Lancaster is a place steeped in history, with a vibrant arts and café culture as well as beautiful landscapes to discover. Here are a just a few reasons to visit this intriguing part of the country.
Back, promising to be better than ever, The Dukes’ entertainment-for-all ‘Play in the Park’ returns in 2020 with a brand new production of Alice in Wonderland. Once again, the UK’s biggest walkabout outdoor theatre will be sure to take the audience on an adventure to capture the imagination within Lancaster’s Williamson Park.
Play in the Park enjoyed thirty years of award-winning performances before having a well-earned rest in 2019. In the past we’ve reviewed some of their most creative works including Oliver Twist, The Hobbit, which won the 2016 UK Theatre Award for Best Show for Children & Young People, Treasure Island and, in 2018, The Three Musketeers.
Lancaster’s rich history is worth exploring, with several historic landmarks within a short distance of each other. Lancaster Castle was built in the 11th Century, with the courts and the prison of the original castle still standing. It has the dubious honour of being known as ‘the hanging town’ where more people than anywhere else in the country, outside London’ were executed.
Ashton Memorial in Williamson Park was original intended to provide work for the unemployed of the city. Also known locally as the Taj Mahal of Lancaster, it commemorates Jessie, the wife of a wealthy land-owner James Williamson. While visiting the park, it is well worth visiting the old Victorian Palm House which is now a Butterfly House.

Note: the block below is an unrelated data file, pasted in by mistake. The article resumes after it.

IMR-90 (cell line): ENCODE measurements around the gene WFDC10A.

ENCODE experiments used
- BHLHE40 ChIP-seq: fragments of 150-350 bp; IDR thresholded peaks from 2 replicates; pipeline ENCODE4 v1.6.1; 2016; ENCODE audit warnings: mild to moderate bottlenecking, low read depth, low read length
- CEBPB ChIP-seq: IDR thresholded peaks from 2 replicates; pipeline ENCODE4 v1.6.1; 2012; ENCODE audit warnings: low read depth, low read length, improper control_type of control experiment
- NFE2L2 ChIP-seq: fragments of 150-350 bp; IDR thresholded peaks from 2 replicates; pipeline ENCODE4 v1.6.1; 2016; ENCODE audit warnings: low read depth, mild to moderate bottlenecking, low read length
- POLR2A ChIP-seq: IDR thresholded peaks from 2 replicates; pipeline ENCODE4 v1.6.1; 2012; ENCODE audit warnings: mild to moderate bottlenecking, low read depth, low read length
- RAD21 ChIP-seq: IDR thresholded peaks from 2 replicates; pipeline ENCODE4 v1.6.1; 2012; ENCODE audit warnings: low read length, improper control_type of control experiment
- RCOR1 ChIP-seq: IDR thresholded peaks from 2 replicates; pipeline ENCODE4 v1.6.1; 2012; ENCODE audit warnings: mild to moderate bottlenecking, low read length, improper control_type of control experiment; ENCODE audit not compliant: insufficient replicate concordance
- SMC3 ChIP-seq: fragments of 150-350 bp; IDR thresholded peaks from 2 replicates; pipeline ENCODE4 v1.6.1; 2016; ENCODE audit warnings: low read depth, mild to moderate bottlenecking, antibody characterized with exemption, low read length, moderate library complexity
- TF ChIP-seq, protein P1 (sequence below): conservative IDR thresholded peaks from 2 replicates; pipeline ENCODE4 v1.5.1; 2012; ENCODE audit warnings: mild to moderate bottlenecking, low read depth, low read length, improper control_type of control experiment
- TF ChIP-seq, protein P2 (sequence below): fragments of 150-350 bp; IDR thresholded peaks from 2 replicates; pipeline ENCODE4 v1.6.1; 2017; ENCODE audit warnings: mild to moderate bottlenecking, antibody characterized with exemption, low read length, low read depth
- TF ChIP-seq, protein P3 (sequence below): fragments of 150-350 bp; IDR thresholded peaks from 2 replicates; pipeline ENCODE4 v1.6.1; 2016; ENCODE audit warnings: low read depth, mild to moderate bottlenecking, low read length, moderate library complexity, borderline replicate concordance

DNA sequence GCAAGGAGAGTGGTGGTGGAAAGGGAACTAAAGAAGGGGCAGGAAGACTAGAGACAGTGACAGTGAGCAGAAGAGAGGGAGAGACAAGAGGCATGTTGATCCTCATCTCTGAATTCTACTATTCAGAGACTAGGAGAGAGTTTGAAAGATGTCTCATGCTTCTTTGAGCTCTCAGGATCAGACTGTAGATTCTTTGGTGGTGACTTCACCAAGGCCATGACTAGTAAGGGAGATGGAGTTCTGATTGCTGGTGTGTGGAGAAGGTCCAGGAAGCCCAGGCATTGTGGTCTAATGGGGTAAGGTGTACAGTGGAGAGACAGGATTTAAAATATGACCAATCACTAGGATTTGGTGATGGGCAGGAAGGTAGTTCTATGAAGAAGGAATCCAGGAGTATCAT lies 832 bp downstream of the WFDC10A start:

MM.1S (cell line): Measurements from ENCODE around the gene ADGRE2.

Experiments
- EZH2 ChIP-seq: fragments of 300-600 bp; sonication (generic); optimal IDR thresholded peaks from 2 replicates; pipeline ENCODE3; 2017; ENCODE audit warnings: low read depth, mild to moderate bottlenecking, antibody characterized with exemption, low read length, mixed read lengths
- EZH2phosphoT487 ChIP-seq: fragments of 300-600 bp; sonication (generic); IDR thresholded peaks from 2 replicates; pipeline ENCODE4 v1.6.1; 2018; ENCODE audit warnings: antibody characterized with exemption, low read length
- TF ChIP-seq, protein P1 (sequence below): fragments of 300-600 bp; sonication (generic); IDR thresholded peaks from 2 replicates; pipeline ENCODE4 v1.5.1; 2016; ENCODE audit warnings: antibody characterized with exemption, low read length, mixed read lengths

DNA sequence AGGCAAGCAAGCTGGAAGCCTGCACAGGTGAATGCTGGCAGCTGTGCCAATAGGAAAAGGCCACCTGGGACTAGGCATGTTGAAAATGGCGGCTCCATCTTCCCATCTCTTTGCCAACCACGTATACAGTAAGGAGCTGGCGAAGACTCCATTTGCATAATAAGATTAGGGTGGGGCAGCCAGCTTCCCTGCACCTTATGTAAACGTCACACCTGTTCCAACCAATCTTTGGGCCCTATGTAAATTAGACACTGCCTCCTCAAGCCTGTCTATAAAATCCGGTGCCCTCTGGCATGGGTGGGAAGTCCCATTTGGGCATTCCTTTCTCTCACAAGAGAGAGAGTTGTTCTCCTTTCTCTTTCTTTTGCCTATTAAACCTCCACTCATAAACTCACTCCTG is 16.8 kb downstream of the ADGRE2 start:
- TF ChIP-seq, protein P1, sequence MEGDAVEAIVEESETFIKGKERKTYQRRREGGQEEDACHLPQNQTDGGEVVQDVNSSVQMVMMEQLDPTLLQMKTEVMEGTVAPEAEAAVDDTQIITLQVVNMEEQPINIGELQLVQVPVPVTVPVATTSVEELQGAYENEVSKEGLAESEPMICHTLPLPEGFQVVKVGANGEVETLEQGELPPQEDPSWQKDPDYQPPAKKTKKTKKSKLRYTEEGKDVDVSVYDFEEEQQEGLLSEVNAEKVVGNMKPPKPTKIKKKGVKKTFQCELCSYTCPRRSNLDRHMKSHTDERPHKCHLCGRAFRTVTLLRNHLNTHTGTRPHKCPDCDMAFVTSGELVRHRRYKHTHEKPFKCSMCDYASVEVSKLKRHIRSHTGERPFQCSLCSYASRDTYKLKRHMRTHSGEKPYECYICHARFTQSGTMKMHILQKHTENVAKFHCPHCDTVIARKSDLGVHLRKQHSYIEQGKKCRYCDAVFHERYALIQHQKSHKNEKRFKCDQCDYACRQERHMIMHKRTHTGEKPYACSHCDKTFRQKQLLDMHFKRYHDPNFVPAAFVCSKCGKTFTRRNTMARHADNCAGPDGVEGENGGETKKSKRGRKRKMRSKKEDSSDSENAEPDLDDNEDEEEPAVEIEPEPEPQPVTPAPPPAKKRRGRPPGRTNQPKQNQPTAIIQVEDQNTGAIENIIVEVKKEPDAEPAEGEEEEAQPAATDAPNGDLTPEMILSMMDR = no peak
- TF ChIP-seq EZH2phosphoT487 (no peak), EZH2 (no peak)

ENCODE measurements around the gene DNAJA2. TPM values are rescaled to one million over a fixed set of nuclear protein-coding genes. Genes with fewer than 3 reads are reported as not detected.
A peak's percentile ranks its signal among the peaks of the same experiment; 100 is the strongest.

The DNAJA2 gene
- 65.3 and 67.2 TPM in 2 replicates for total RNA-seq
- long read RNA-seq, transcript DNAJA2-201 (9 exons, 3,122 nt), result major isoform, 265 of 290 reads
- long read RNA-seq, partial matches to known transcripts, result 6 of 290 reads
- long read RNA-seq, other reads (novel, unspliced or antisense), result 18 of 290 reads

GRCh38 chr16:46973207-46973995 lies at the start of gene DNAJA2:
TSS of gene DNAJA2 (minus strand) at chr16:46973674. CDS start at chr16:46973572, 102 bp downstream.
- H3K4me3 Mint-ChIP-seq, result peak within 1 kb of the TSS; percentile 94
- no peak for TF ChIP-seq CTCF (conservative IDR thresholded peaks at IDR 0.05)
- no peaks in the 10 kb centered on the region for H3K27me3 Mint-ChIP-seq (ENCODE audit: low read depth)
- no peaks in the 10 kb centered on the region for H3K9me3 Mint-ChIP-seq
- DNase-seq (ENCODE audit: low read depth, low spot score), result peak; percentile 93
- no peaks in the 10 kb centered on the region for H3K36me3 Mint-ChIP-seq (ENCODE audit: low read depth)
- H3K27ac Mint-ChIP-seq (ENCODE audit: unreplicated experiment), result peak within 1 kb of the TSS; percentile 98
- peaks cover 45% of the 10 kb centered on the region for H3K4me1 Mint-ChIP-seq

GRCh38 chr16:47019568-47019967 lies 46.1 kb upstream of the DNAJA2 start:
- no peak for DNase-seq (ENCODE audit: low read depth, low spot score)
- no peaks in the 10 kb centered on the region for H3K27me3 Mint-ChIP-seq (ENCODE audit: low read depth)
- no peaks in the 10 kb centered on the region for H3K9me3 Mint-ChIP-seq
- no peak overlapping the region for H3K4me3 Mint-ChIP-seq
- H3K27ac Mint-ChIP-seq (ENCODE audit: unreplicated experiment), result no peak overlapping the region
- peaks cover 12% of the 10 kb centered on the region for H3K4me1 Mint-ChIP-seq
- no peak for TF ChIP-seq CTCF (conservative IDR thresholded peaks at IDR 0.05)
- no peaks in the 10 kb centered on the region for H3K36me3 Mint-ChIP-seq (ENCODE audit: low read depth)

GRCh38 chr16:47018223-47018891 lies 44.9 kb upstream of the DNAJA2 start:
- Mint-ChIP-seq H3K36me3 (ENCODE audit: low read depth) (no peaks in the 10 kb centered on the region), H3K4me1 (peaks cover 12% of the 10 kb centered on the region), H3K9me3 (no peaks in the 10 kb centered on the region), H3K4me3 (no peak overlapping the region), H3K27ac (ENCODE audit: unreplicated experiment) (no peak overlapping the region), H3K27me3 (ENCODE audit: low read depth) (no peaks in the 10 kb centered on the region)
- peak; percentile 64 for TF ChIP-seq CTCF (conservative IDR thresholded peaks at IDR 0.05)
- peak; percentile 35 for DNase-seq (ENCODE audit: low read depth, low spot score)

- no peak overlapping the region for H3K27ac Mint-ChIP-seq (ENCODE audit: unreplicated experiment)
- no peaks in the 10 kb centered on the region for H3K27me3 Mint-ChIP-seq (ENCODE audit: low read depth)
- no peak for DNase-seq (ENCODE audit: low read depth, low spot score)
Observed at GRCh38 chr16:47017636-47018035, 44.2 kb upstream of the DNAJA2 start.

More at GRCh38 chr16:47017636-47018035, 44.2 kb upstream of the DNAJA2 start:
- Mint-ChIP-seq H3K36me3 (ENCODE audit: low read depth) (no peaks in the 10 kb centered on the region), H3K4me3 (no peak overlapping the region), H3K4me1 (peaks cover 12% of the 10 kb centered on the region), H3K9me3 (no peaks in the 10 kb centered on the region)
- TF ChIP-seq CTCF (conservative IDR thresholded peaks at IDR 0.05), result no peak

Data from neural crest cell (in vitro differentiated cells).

Relics from 180 AD have been discovered on the site of Lancaster Priory. Most of the current Church dates from the 15th Century, the tower being added in the 18th Century. The carved oak choir-stalls are amongst the oldest in the country, believed to date from 1340, and the fretwork described by John Ruskin as the finest in England.
Other historic sites include Judges Lodgings, the oldest townhouse in Lancaster, the original home of the notorious witch hunter, Thomas Covell.
Blacksmithing is a craft with deep roots in our culture and heritage. Bespokers Forge is home of artist blacksmith, John Law, located at Yew Tree Barn near Grange-over-Sand.
There’s an opportunity to try this ancient craft for yourself, under his expert guidance. Basic blacksmithing techniques are taught in the morning, and the afternoon is spent on ‘a project’ of your choosing. A one day course for a maximum of 4 people includes lunch and drinks.
Enjoy a nostalgic trip down memory lane. GB Antiques is the biggest antiques and furniture centre in the country with 40,000 square feet of furniture, porcelain, pottery, glass, memorabilia and toys, sporting collectables and music memorabilia, telephones, gadgets and toys.
It may be a city break, but it’s worth making time for a short walk in the country. Bring your walking boots and be prepared for some spectacular views. The Forest of Bowland, on the edge of Lancaster, is a relatively undiscovered area of grandeur and rugged scenery where J R R Tolkien was inspired to write Lord of the Rings. It is also home to 500 listed buildings and monuments. Rich pasture land makes it the perfect location for the eighteen cheese producers in the area, many having won international awards for the quality of their cheese. A place not to be missed!
When planning your city break, you will be assured a warm welcome and comfortable surroundings at Lancaster House. Call 0330 4042 693 for more information and to book your stay.